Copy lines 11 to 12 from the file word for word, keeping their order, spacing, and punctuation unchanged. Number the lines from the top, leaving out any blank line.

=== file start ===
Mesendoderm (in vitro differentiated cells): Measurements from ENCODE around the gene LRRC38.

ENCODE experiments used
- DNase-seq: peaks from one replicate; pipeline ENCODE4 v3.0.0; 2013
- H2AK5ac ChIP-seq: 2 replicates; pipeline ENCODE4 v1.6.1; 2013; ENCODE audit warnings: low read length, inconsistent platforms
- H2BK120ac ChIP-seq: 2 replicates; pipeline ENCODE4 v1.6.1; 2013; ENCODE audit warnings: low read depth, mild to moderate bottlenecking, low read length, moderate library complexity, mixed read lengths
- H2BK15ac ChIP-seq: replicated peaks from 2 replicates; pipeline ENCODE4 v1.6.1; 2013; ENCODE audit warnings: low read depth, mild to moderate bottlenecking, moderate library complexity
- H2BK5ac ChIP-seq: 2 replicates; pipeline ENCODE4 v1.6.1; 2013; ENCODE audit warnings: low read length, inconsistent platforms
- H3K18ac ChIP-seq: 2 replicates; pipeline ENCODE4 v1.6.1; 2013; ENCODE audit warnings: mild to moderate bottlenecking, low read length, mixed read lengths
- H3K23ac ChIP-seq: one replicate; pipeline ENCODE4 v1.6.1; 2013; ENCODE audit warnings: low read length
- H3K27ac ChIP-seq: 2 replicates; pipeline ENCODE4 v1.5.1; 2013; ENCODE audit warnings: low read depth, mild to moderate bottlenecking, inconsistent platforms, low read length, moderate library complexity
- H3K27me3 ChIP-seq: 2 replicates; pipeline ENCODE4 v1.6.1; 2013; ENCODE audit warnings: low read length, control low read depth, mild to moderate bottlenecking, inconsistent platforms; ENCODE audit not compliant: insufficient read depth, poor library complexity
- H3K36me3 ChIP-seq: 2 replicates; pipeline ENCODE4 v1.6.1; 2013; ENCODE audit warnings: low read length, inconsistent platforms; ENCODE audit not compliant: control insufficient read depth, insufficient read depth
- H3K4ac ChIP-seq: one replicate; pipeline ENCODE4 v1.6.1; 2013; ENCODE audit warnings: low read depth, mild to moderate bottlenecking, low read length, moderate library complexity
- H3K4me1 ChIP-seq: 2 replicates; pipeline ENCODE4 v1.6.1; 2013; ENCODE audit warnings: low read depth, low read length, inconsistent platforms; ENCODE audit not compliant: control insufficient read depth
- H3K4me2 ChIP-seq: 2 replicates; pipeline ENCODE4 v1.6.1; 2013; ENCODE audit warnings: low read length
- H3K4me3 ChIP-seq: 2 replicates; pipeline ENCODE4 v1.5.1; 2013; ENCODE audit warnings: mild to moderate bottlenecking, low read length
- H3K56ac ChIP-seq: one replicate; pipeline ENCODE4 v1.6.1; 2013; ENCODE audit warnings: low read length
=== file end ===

- H3K27me3 ChIP-seq: 2 replicates; pipeline ENCODE4 v1.6.1; 2013; ENCODE audit warnings: low read length, control low read depth, mild to moderate bottlenecking, inconsistent platforms; ENCODE audit not compliant: insufficient read depth, poor library complexity
- H3K36me3 ChIP-seq: 2 replicates; pipeline ENCODE4 v1.6.1; 2013; ENCODE audit warnings: low read length, inconsistent platforms; ENCODE audit not compliant: control insufficient read depth, insufficient read depth